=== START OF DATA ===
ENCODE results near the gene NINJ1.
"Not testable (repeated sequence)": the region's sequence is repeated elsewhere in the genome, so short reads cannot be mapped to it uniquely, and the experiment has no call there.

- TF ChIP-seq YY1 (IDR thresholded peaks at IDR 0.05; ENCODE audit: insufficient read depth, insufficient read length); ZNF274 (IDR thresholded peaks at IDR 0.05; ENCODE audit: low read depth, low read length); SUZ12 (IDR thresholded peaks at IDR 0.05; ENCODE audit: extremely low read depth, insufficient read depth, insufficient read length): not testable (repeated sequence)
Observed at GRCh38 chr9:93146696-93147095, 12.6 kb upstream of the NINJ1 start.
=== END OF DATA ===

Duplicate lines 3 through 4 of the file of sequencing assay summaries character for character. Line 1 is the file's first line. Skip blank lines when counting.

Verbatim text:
- TF ChIP-seq YY1 (IDR thresholded peaks at IDR 0.05; ENCODE audit: insufficient read depth, insufficient read length); ZNF274 (IDR thresholded peaks at IDR 0.05; ENCODE audit: low read depth, low read length); SUZ12 (IDR thresholded peaks at IDR 0.05; ENCODE audit: extremely low read depth, insufficient read depth, insufficient read length): not testable (repeated sequence)
Observed at GRCh38 chr9:93146696-93147095, 12.6 kb upstream of the NINJ1 start.